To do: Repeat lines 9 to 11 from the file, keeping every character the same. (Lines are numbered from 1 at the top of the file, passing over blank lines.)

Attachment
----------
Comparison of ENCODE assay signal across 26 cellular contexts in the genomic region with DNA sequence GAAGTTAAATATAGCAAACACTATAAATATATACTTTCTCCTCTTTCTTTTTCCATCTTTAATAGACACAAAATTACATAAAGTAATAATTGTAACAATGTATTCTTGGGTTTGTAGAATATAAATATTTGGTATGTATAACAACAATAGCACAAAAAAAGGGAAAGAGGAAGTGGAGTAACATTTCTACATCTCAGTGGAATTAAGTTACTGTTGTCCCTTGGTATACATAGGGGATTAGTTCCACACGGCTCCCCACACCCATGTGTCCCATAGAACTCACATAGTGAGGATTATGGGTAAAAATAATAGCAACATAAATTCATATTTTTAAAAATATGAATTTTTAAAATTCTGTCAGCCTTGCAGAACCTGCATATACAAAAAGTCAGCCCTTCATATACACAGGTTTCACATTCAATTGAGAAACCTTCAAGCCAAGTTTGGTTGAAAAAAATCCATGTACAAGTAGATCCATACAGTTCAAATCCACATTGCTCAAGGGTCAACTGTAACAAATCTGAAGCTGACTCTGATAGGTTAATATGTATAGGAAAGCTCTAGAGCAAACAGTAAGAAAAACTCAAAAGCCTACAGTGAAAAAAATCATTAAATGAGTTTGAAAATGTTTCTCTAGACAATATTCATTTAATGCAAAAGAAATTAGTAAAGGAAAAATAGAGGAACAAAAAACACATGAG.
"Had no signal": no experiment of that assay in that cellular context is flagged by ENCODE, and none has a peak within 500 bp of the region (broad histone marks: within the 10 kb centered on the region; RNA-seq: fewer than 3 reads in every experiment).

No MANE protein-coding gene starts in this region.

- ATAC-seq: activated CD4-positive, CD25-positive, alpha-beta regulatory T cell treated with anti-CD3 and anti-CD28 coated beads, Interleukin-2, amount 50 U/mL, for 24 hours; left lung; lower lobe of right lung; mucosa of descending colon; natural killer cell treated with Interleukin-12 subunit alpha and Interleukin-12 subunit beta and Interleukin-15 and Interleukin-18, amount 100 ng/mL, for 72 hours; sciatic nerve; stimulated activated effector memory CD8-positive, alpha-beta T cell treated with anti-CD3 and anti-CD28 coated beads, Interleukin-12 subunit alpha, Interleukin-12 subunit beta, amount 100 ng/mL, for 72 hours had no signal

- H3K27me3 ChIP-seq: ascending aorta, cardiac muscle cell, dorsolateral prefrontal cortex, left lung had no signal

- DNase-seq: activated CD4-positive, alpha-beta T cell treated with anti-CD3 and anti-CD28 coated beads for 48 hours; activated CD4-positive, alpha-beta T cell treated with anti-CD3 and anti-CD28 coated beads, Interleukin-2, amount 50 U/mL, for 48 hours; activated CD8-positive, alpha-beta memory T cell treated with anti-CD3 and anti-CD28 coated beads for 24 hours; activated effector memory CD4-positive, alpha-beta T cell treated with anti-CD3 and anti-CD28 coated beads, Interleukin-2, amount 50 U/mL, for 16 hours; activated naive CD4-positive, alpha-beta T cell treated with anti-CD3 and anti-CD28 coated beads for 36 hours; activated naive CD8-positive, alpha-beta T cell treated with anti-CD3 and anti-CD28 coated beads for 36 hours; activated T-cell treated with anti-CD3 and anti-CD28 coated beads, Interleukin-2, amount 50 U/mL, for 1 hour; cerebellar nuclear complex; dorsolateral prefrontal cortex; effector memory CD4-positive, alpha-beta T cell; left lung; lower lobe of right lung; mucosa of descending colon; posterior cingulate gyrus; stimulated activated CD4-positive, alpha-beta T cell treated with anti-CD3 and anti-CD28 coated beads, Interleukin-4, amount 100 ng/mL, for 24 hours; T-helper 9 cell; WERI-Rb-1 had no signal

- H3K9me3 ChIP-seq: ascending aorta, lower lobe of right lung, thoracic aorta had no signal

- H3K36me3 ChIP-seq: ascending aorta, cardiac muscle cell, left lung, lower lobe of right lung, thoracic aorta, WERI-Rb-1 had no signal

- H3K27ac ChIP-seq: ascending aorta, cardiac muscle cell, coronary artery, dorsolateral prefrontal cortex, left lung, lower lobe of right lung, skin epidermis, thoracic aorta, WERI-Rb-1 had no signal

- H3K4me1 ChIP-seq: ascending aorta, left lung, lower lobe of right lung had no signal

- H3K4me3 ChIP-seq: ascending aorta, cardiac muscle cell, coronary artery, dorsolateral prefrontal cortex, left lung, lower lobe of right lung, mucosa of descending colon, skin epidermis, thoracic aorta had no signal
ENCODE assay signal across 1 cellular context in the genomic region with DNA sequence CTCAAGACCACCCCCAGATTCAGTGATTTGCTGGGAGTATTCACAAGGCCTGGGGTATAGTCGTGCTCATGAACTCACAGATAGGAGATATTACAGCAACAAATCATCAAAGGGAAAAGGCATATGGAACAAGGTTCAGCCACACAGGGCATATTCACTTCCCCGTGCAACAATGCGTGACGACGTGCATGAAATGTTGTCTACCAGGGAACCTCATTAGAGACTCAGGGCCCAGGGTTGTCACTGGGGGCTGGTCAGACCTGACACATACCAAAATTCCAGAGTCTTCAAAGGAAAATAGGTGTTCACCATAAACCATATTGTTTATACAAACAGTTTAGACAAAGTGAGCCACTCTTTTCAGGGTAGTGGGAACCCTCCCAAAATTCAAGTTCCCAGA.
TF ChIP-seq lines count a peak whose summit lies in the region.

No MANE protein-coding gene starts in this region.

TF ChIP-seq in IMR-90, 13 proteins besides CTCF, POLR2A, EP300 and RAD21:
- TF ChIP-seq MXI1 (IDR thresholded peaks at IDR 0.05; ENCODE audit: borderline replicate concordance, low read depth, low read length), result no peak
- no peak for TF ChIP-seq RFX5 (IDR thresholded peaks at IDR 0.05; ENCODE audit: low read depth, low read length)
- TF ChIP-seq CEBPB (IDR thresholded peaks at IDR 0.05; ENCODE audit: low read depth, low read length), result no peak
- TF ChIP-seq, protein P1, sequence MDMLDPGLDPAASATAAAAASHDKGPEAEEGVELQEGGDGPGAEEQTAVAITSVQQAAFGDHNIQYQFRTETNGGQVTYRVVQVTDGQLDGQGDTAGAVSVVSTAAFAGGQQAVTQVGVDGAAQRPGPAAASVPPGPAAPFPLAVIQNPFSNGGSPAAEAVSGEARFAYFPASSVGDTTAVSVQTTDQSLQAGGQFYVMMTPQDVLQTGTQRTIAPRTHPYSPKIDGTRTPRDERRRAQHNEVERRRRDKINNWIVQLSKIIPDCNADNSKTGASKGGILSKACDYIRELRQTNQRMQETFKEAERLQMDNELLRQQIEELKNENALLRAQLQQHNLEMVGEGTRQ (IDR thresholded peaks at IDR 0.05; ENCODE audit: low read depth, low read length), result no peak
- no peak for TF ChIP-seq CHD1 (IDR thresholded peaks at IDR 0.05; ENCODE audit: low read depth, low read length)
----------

- H3K27ac ChIP-seq: ascending aorta, cardiac muscle cell, coronary artery, dorsolateral prefrontal cortex, left lung, lower lobe of right lung, skin epidermis, thoracic aorta, WERI-Rb-1 had no signal

- H3K4me1 ChIP-seq: ascending aorta, left lung, lower lobe of right lung had no signal

- H3K4me3 ChIP-seq: ascending aorta, cardiac muscle cell, coronary artery, dorsolateral prefrontal cortex, left lung, lower lobe of right lung, mucosa of descending colon, skin epidermis, thoracic aorta had no signal